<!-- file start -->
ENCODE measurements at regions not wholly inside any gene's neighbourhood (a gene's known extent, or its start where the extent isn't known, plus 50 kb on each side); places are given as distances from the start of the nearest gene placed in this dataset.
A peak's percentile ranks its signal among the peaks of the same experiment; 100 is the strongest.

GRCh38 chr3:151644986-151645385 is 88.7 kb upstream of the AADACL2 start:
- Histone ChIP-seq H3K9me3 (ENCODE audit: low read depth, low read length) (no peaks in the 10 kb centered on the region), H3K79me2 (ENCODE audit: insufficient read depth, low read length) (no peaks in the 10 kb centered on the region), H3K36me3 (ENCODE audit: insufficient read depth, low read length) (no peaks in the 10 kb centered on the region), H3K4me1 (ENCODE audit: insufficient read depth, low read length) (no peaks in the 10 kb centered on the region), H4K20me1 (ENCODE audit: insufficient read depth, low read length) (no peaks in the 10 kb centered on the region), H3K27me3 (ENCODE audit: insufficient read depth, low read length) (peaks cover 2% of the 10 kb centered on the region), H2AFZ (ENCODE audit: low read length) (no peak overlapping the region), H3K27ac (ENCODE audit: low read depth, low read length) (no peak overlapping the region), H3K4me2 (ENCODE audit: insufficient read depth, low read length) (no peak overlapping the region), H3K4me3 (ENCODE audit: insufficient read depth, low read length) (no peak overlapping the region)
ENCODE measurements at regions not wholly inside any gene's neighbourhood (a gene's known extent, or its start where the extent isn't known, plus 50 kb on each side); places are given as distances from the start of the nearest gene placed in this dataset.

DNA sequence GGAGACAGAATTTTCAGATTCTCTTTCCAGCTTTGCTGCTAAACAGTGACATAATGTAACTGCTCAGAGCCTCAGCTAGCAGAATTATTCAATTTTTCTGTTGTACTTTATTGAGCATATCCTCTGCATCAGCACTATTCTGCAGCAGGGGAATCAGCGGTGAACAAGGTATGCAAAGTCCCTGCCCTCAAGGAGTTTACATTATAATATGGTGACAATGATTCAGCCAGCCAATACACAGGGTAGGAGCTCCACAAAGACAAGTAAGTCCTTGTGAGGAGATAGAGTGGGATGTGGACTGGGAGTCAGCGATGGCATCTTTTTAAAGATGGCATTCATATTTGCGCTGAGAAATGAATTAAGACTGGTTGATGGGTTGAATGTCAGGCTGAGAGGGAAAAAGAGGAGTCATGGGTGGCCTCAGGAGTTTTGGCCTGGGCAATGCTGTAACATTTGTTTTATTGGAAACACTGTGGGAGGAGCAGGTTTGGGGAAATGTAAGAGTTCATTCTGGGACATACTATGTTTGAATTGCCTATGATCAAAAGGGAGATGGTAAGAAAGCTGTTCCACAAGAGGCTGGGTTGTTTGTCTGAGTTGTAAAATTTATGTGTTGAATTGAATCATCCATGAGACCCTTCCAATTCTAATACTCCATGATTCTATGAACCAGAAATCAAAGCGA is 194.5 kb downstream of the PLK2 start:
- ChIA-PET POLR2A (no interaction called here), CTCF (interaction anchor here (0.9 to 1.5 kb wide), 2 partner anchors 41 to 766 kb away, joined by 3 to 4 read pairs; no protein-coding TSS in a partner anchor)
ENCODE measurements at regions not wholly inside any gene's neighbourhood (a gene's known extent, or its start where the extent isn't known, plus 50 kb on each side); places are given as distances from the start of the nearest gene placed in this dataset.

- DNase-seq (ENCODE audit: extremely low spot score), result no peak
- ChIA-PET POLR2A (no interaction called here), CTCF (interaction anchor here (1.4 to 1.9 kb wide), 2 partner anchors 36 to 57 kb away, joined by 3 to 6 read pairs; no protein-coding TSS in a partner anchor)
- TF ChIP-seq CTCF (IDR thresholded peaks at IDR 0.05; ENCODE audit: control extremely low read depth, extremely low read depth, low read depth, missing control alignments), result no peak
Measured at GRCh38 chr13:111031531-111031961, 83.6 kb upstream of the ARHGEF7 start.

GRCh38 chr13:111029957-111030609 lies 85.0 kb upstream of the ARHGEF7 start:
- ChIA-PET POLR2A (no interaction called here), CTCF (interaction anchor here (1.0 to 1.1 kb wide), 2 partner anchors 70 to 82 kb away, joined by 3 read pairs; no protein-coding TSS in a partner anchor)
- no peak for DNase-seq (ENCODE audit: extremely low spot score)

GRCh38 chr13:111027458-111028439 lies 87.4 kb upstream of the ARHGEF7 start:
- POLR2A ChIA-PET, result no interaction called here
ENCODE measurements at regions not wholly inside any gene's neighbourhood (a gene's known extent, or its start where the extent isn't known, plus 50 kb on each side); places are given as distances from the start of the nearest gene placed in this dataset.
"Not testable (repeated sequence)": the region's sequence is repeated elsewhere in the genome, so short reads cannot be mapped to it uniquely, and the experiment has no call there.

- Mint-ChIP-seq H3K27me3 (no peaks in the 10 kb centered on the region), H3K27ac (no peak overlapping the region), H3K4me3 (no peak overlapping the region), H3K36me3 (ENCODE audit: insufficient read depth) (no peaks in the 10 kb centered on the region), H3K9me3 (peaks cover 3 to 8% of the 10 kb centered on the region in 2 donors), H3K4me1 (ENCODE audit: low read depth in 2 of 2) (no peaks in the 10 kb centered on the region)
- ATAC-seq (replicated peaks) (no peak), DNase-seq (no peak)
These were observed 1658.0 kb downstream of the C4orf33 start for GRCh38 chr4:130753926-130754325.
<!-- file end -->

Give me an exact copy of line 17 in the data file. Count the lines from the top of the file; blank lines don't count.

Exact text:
- POLR2A ChIA-PET, result no interaction called here